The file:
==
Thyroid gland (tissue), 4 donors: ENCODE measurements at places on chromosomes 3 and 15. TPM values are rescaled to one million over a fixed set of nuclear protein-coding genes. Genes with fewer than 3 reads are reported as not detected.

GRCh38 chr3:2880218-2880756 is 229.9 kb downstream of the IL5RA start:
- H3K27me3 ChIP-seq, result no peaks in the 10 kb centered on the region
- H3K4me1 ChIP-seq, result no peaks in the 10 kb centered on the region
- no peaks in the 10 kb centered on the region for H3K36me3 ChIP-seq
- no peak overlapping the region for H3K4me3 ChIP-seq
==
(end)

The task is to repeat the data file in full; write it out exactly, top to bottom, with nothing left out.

Thyroid gland (tissue), 4 donors: ENCODE measurements at places on chromosomes 3 and 15. TPM values are rescaled to one million over a fixed set of nuclear protein-coding genes. Genes with fewer than 3 reads are reported as not detected.

GRCh38 chr3:2880218-2880756 is 229.9 kb downstream of the IL5RA start:
- H3K27me3 ChIP-seq, result no peaks in the 10 kb centered on the region
- H3K4me1 ChIP-seq, result no peaks in the 10 kb centered on the region
- no peaks in the 10 kb centered on the region for H3K36me3 ChIP-seq
- no peak overlapping the region for H3K4me3 ChIP-seq